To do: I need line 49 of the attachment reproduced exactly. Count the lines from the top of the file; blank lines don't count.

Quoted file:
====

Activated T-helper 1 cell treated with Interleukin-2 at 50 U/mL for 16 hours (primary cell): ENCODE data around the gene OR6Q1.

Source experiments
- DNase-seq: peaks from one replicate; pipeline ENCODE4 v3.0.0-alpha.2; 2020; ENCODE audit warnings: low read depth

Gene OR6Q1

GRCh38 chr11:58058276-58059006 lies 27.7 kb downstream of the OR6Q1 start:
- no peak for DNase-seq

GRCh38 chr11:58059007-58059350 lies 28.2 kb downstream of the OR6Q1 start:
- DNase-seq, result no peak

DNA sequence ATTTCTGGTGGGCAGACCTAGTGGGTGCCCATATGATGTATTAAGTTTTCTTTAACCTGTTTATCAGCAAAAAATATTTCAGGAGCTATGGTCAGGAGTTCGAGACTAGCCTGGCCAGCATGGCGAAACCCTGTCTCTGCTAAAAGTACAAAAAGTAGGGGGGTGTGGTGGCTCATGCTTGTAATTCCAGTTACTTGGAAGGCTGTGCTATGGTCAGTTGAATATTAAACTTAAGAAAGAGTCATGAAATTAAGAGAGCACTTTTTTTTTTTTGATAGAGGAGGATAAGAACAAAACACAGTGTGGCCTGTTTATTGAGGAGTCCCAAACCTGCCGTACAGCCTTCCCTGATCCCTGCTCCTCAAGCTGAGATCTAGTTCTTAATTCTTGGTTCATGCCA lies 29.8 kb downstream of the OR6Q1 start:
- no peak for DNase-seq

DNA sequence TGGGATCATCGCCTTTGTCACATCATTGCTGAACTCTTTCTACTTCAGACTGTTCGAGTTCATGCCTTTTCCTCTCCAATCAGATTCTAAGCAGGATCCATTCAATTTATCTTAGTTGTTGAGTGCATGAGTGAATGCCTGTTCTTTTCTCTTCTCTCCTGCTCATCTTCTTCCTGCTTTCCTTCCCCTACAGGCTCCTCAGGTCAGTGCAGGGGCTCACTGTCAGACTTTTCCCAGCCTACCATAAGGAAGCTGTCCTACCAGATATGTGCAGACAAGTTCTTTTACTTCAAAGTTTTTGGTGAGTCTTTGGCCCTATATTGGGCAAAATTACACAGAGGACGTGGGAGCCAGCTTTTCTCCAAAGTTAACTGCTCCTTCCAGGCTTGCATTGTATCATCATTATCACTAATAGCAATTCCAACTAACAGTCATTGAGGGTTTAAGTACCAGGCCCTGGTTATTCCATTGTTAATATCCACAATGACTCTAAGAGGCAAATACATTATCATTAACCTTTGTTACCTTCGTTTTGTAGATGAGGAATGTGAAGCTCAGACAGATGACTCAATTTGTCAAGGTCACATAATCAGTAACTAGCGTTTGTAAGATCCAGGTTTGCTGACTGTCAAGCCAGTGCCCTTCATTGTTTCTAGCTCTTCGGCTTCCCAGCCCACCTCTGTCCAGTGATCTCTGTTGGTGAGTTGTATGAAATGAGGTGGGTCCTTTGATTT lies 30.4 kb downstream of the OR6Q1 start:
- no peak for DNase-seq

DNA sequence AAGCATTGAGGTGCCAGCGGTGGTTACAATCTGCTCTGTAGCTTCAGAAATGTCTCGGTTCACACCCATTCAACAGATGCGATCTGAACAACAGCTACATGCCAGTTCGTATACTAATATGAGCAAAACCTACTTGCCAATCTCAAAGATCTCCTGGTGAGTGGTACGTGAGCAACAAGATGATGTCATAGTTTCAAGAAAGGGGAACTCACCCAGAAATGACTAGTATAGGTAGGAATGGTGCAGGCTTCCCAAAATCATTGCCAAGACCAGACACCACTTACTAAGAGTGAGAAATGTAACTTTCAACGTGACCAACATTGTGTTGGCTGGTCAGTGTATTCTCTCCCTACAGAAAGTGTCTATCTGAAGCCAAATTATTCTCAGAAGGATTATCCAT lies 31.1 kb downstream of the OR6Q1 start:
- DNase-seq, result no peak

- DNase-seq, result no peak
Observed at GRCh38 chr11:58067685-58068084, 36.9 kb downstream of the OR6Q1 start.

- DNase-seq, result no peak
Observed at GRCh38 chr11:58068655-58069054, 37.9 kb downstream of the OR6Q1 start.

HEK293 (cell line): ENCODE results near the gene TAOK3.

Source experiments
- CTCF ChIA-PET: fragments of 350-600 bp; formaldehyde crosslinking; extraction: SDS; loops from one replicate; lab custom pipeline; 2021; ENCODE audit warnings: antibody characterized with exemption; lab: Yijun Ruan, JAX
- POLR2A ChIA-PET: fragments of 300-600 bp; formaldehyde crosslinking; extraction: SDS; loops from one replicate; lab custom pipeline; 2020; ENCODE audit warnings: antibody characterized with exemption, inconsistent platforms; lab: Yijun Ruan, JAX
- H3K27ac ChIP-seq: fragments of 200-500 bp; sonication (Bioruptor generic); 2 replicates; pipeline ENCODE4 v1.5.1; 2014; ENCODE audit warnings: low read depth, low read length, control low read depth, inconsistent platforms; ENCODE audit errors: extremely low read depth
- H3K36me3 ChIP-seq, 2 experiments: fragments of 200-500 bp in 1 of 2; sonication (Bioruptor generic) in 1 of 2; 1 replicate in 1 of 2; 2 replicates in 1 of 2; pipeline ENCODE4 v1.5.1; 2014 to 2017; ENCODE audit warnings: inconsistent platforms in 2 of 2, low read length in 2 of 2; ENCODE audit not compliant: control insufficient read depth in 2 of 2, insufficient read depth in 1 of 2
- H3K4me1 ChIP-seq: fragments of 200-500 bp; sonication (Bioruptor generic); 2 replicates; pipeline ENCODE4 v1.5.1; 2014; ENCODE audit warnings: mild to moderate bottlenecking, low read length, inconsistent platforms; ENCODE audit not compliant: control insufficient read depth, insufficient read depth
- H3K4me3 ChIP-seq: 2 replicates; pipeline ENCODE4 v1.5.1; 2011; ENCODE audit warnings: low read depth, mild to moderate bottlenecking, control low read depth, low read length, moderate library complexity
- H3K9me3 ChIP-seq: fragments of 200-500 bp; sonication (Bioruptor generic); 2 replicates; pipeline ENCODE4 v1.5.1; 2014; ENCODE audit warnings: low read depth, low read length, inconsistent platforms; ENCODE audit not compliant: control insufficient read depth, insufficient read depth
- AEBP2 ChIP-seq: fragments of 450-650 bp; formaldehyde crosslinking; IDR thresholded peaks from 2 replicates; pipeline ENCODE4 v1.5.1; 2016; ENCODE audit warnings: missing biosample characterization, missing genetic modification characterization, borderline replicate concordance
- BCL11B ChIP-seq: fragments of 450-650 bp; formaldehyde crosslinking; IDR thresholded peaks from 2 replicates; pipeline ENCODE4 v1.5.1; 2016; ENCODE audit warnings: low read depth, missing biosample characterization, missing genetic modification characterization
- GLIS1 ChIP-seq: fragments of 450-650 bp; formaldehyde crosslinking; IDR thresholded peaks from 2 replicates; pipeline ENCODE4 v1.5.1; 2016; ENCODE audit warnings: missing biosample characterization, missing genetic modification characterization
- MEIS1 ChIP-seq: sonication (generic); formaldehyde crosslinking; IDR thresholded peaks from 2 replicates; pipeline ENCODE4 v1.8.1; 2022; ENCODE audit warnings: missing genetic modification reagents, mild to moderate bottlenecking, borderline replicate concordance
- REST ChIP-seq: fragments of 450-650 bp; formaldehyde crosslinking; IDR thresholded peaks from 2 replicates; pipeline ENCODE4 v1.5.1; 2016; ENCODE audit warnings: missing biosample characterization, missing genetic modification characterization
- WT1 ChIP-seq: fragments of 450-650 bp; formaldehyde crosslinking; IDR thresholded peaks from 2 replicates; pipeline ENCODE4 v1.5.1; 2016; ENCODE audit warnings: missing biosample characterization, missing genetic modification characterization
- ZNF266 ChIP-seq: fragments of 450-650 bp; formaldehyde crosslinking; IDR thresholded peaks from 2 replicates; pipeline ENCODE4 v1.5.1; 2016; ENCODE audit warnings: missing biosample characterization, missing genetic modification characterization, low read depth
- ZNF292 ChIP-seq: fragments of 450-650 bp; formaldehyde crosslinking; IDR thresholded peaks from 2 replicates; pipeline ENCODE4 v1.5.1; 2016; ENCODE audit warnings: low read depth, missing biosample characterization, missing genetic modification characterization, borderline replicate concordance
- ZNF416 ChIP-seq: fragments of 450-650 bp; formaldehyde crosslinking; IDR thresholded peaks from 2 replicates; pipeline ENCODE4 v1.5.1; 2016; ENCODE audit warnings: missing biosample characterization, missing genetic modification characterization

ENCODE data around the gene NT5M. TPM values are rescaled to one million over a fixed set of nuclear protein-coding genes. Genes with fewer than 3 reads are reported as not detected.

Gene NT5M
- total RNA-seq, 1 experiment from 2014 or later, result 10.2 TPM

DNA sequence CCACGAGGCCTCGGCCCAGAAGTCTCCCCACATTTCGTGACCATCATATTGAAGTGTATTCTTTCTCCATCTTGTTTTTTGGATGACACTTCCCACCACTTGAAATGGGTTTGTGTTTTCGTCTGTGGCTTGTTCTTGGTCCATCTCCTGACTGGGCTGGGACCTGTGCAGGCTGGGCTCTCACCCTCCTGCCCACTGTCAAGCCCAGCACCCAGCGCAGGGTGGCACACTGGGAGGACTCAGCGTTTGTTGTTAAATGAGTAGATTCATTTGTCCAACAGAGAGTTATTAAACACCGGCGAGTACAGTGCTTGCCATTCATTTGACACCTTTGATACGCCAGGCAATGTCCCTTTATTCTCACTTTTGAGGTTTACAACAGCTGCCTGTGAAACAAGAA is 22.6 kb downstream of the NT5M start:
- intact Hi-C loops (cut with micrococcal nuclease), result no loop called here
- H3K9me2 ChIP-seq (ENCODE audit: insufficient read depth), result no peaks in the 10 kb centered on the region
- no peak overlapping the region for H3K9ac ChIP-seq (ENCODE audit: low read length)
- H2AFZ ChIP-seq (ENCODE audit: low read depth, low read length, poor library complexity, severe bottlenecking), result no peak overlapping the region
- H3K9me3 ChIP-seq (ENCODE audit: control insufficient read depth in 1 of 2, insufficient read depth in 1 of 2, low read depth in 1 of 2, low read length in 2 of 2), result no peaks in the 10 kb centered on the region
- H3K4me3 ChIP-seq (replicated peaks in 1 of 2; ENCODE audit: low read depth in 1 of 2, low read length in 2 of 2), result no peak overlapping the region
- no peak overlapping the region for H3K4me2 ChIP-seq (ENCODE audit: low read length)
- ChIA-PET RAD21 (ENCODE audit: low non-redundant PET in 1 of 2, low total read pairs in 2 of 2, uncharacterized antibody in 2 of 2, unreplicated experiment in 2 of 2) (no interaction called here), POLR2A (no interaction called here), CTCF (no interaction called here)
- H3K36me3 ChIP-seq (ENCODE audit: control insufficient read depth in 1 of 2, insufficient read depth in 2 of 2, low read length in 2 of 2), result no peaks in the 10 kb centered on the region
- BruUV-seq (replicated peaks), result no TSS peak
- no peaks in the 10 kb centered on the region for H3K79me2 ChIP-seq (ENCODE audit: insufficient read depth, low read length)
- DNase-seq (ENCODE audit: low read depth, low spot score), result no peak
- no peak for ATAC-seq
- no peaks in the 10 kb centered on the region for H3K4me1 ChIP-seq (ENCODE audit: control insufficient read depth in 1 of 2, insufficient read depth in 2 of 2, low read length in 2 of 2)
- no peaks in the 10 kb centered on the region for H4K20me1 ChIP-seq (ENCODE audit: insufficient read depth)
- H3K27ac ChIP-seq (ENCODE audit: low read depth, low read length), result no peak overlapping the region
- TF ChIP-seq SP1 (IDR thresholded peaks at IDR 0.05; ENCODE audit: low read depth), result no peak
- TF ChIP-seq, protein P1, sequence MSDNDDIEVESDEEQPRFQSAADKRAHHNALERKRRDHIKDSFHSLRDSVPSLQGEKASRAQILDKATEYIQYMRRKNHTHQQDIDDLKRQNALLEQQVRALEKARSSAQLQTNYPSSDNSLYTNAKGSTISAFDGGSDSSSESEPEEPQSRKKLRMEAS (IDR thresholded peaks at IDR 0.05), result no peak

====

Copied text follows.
- H3K36me3 ChIP-seq (ENCODE audit: control insufficient read depth in 1 of 2, insufficient read depth in 2 of 2, low read length in 2 of 2), result no peaks in the 10 kb centered on the region